• Vol. 28 No. 5, 677–686
  • 15 September 1999

Lessons Learnt from the Management of 1500 Complex Facial Fractures



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The lessons learnt from the management of 1500 consecutive patients with complex facial fractures have been analysed. This analysis and the major changes in treatment principles have resulted in dramatic improvement in results. The application of craniofacial surgical principles, extended exposure of the craniofacial skeleton, accurate fracture reduction with rigid internal bony fixation and primary bone graft reconstruction has revolutionised the care of these patients.

The reattachment of the soft tissue to the reconstructed skeleton provides the final link in this comprehensive one stage reconstruction.

Analysis of results has demonstrated the majority of complications and failures to be due to inadequate exposure and reduction of fractures with bone segments rigidly plated in their unreduced position. Inadequate bone grafting and failure to re-suspend the soft tissue and canthi results in post treatment deformity even if the bony reconstruction is adequate.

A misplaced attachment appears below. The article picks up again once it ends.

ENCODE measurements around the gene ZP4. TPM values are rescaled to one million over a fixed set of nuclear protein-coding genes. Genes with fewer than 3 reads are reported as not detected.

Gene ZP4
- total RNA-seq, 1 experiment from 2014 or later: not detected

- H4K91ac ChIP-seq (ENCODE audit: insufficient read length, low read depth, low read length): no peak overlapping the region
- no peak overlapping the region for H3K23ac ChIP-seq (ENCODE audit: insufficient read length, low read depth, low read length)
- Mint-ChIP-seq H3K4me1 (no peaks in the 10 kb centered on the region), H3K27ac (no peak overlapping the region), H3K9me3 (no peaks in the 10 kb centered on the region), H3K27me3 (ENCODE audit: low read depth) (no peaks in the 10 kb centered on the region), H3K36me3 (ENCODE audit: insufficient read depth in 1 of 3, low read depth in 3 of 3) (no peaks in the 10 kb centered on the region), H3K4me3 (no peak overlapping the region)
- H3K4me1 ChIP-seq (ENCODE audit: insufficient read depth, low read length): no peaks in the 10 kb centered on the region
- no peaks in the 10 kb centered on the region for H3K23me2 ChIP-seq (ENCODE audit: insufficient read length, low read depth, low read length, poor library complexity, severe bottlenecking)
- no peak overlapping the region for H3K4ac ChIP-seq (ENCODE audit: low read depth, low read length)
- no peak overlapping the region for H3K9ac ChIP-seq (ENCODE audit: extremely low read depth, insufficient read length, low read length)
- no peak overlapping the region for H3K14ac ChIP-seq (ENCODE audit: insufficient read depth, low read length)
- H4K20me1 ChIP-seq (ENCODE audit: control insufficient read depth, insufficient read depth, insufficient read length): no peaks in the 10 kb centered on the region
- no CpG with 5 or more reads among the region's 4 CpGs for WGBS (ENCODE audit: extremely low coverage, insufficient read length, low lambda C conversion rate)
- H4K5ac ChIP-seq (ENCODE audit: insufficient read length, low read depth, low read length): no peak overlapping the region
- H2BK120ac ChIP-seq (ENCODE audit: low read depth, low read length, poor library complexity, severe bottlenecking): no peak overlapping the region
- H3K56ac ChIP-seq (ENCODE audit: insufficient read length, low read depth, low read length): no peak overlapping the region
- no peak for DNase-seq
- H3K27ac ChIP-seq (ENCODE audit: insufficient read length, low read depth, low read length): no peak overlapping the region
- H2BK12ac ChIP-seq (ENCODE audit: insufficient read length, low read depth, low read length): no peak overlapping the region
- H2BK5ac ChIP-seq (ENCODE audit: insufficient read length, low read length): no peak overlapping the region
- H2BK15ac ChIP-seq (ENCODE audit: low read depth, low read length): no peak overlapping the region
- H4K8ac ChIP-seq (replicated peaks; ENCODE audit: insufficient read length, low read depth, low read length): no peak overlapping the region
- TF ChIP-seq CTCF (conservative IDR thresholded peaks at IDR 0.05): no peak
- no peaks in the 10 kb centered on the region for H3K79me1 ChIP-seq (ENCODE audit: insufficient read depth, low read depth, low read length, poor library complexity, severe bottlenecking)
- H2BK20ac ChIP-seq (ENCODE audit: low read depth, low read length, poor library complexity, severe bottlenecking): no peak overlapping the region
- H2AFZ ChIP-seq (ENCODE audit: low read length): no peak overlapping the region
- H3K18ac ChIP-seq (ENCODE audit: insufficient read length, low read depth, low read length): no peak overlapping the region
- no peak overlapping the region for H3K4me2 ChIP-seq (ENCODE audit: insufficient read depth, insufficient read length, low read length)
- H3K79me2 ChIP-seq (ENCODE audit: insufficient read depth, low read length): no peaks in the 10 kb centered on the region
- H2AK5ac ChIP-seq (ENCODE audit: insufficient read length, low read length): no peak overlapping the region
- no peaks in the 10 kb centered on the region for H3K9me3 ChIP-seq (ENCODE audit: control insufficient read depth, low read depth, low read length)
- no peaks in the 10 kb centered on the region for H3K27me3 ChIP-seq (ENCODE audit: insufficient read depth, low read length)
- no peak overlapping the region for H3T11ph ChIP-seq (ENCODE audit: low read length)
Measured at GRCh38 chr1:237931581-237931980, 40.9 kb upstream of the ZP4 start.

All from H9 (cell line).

Adherence to the principles of reconstruction will almost always result in a one-stage correction no matter how severe the initial injury.

With the advent of regional trauma centres and rapid air transport systems, a larger number of patients with extremely complex craniomaxillofacial trauma are now being seen. The problem of high-velocity facial injuries with multiple facial fractures concerns the severity of the bony injury.

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